The three most common reasons startups fail are having the wrong product, running out of capital and having the wrong team.
Today, I will focus on building your startup team. How do you attract, build, and expand your team as a startup? How do you keep them engaged, creative, and focused on tasks? How do you keep them from leaving for greener pastures? How do you structure a team to succeed while the startup grows?
The most important decision a founder will make is who will be on the team that executes his vision and mission. It is crucial that the team take as much ownership of the journey as the founder. A well-constituted team is critical as there are no grey areas in building and expanding a team at a startup.
Building a recruitment process that includes your “why” is critical to attracting the right talent. Every organization, regardless of size, understands that attracting and retaining talented individuals is critical to the success of an organization. A startup, however, brings up the “criticalness” factor to a whole new level. A wrong hire can, and does, set back a startup’s progress in ways that can derail it or even kill it outright.
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For example, a startup set out to hire a sales director after identifying the position as a key role to fill in the company.
The founders had built a robust SaaS platform in the fintech industry, and the startup had secured a significant capital injection and was ready to expand and grow. They worked to create a fully committed founding team driven to succeed by building a high-engagement culture that fostered creativity, and employees were encouraged to focus on details and champion outcomes. The team was well synced.
After several rounds of interviews, the founders settled on a hire.
Their new hire had been a sales director at several fortune 500 companies and worked as a consultant in the financial services industry. With a stellar reputation in the market, an offer was extended and accepted. Unfortunately, it turned out the hire was not a good fit. He did not understand the unique nature of a startup, did not appreciate the culture and, in fact, wanted to dismantle it and replace it with a more top-down approach. This resulted in delayed growth and the evaporation of the carefully constructed reputation and sizable sales pipeline. The investors began to doubt the viability of their investment and, within a year, the startup shut down. Hire to culture is key; hiring the right fit is critical when contemplating growing your team.
But now that you’ve hired the team, how to you keep them from moving to greener pastures? Once growth momentum starts, it becomes critical that your key hires stay.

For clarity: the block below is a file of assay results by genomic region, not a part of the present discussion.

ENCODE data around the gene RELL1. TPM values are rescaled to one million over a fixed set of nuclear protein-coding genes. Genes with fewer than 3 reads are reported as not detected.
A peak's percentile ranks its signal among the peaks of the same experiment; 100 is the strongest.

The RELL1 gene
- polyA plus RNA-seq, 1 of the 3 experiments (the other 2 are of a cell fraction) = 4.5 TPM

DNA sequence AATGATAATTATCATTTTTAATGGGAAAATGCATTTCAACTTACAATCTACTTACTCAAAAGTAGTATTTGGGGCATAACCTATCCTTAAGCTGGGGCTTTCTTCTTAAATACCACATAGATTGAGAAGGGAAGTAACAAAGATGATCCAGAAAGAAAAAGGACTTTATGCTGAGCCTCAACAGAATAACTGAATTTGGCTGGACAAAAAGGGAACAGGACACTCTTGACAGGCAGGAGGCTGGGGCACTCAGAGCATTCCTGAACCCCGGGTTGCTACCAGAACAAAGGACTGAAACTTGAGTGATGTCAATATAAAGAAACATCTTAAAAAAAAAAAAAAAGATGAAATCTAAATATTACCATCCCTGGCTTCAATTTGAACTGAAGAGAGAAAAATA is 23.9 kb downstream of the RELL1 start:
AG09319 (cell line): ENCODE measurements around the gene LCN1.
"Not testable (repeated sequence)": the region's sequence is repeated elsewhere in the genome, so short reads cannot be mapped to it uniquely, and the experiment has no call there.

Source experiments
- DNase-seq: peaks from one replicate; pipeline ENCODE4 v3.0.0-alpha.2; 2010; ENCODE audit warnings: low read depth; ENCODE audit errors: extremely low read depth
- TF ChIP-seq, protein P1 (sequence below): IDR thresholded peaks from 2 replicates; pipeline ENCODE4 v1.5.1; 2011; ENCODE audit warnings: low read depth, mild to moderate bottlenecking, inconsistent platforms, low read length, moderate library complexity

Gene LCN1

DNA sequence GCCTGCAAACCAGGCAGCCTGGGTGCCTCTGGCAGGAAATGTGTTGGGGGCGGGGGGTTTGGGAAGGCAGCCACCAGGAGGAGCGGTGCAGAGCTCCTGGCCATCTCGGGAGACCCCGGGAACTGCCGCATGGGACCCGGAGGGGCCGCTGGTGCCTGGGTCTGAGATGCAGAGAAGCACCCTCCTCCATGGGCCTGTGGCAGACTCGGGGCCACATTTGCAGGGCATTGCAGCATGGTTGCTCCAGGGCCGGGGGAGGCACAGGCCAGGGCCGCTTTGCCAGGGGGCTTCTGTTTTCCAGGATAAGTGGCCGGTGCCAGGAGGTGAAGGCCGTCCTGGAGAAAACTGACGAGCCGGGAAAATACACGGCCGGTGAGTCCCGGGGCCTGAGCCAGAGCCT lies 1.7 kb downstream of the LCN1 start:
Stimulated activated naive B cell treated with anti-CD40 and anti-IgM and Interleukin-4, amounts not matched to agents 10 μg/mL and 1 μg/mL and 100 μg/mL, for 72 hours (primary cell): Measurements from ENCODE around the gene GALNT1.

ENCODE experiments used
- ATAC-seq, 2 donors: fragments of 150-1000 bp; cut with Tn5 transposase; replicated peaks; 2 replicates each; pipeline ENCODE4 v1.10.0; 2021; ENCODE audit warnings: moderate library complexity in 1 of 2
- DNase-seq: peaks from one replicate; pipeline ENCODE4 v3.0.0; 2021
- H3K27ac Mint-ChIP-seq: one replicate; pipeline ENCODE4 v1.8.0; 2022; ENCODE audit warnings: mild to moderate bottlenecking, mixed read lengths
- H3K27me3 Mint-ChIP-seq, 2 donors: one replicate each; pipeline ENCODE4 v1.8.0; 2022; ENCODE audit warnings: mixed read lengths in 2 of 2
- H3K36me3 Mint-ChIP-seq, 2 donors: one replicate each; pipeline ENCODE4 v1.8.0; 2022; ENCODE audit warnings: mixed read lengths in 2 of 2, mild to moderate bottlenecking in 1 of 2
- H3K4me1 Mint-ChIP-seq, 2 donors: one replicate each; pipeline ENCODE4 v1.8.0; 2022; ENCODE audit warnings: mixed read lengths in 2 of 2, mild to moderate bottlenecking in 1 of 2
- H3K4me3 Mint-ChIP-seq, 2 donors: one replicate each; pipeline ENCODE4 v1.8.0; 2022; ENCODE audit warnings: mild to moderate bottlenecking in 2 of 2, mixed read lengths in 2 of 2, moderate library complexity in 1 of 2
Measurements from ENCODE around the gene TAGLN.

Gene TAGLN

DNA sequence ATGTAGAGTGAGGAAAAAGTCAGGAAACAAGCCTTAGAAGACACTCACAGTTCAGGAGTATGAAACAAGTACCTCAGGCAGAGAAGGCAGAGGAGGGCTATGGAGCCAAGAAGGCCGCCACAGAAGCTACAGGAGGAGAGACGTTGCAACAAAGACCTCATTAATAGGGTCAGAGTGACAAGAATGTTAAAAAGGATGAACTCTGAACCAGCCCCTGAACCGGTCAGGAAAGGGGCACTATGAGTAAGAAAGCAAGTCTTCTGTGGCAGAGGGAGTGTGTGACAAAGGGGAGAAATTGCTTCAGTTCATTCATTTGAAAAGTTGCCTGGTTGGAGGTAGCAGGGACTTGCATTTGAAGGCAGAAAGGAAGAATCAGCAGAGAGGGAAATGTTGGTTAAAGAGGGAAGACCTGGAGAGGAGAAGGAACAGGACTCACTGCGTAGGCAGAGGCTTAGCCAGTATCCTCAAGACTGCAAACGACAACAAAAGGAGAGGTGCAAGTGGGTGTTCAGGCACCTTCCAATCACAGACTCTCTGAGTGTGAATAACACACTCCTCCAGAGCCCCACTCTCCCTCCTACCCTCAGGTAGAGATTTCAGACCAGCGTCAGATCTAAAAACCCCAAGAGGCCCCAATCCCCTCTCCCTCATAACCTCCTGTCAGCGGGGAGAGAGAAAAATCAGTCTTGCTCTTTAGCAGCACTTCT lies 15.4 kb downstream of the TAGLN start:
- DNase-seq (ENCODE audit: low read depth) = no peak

It is often the case that highly talented employees at growing startups get lured away by higher salaries, job promotion opportunities, and the perceived view that things are better on the other side of the hedge. One of the commonly used – but not only – tools to retain employees is stock options. No doubt these tools help, trumped only by culture. By building an inclusive culture, you give your employees the opportunity to be stakeholders. Culture inevitably trumps salary. Focus on building a culture that fits your startup and the personality (DNA) of your growing team. Remember that your culture will evolve, but if built on a foundation of inclusivity, open communication and empowerment you will go a long way in retaining your employees.
For example, a startup in Cyber Security wanted to build a culture of inclusivity. It knew that hiring and retaining key employees was necessary for both short-term and long-term success. The founders made a deliberate attempt to build a culture that empowered their employees to speak up in team meetings and make suggestions and that gave them the freedom to implement the suggested changes. This helped build a team where employees felt and acted like owners. and led to accelerated growth.
An often-overlooked detail – once you’ve begun hiring a new team – is the process in which you integrate them into their roles. Fast-growing startups often overlook this process as they’re in hyper-growth mode. But by building in the proper processes and structure before expanding your team ensures your growing team is given the opportunity to “hit the ground running.”
Another example was a startup in the robotics industry. It experienced the growing pains that come from receiving investor capital and new clients. The company was comprised of a small founding team and a few contractors. With the influx of capital and new customers, it needed to hire quickly. It had 20 open roles and began to bring them in as fast as possible. Many of the new hires were experienced software developers lured from “big tech” firms. Upon accepting an offer, they were given a laptop and log–in credentials to the developer portal and were scheduled to attend meetings with the product management team and the leadership team.
As exciting as it felt to be thrown into their role quickly, many were unaccustomed to the unstructured nature of their new environment. As talented as the new team was, it took them months to integrate into their roles. Those delays cost money, time and general morale. Having a structured onboarding process (even in a fast-moving startup) can go a long way to ensure your team actually hits the ground running.
Building and expanding your team the right way is essential for the short- and long-term success of your company. Many books are written about the right way to do it, but the key is to be deliberate. Think about who you want to hire, the culture they’re coming into and, once hired, how they onboard correctly to ensure they make an immediate impact.
Teruel Carrasco is vice president of entrepreneur engagement at Valhalla Private Capital.
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